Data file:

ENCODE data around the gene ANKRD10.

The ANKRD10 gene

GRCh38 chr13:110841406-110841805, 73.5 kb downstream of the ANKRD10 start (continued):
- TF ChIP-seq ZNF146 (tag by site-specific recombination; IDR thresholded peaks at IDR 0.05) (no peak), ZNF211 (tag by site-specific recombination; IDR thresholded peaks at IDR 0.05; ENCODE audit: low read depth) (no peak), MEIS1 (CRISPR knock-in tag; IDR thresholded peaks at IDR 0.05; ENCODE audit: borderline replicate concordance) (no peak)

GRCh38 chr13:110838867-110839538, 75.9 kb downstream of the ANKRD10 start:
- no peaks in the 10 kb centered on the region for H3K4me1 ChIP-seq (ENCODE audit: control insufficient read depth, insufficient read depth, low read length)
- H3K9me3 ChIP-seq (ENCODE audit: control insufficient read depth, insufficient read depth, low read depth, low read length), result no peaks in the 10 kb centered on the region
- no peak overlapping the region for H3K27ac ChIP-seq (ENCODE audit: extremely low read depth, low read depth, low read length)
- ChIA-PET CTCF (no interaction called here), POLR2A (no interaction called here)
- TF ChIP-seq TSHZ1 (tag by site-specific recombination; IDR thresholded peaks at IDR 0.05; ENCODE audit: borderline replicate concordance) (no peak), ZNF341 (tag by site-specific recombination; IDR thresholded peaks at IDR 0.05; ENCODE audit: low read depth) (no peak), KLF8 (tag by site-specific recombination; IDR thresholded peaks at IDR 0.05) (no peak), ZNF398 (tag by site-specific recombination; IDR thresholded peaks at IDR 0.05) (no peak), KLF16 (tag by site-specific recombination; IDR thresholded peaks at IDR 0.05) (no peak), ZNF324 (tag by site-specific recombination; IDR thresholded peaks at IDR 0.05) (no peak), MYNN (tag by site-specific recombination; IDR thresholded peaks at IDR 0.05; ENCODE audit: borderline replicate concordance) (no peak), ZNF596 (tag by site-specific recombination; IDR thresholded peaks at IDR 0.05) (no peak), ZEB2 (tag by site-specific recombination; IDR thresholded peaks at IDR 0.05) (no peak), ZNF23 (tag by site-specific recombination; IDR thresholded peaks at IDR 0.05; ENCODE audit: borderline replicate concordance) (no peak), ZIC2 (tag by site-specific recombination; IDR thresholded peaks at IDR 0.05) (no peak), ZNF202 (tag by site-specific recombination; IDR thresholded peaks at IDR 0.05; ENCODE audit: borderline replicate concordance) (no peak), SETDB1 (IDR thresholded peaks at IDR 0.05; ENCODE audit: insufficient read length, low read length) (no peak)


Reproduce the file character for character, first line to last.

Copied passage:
ENCODE data around the gene ANKRD10.

The ANKRD10 gene

GRCh38 chr13:110841406-110841805, 73.5 kb downstream of the ANKRD10 start (continued):
- TF ChIP-seq ZNF146 (tag by site-specific recombination; IDR thresholded peaks at IDR 0.05) (no peak), ZNF211 (tag by site-specific recombination; IDR thresholded peaks at IDR 0.05; ENCODE audit: low read depth) (no peak), MEIS1 (CRISPR knock-in tag; IDR thresholded peaks at IDR 0.05; ENCODE audit: borderline replicate concordance) (no peak)

GRCh38 chr13:110838867-110839538, 75.9 kb downstream of the ANKRD10 start:
- no peaks in the 10 kb centered on the region for H3K4me1 ChIP-seq (ENCODE audit: control insufficient read depth, insufficient read depth, low read length)
- H3K9me3 ChIP-seq (ENCODE audit: control insufficient read depth, insufficient read depth, low read depth, low read length), result no peaks in the 10 kb centered on the region
- no peak overlapping the region for H3K27ac ChIP-seq (ENCODE audit: extremely low read depth, low read depth, low read length)
- ChIA-PET CTCF (no interaction called here), POLR2A (no interaction called here)
- TF ChIP-seq TSHZ1 (tag by site-specific recombination; IDR thresholded peaks at IDR 0.05; ENCODE audit: borderline replicate concordance) (no peak), ZNF341 (tag by site-specific recombination; IDR thresholded peaks at IDR 0.05; ENCODE audit: low read depth) (no peak), KLF8 (tag by site-specific recombination; IDR thresholded peaks at IDR 0.05) (no peak), ZNF398 (tag by site-specific recombination; IDR thresholded peaks at IDR 0.05) (no peak), KLF16 (tag by site-specific recombination; IDR thresholded peaks at IDR 0.05) (no peak), ZNF324 (tag by site-specific recombination; IDR thresholded peaks at IDR 0.05) (no peak), MYNN (tag by site-specific recombination; IDR thresholded peaks at IDR 0.05; ENCODE audit: borderline replicate concordance) (no peak), ZNF596 (tag by site-specific recombination; IDR thresholded peaks at IDR 0.05) (no peak), ZEB2 (tag by site-specific recombination; IDR thresholded peaks at IDR 0.05) (no peak), ZNF23 (tag by site-specific recombination; IDR thresholded peaks at IDR 0.05; ENCODE audit: borderline replicate concordance) (no peak), ZIC2 (tag by site-specific recombination; IDR thresholded peaks at IDR 0.05) (no peak), ZNF202 (tag by site-specific recombination; IDR thresholded peaks at IDR 0.05; ENCODE audit: borderline replicate concordance) (no peak), SETDB1 (IDR thresholded peaks at IDR 0.05; ENCODE audit: insufficient read length, low read length) (no peak)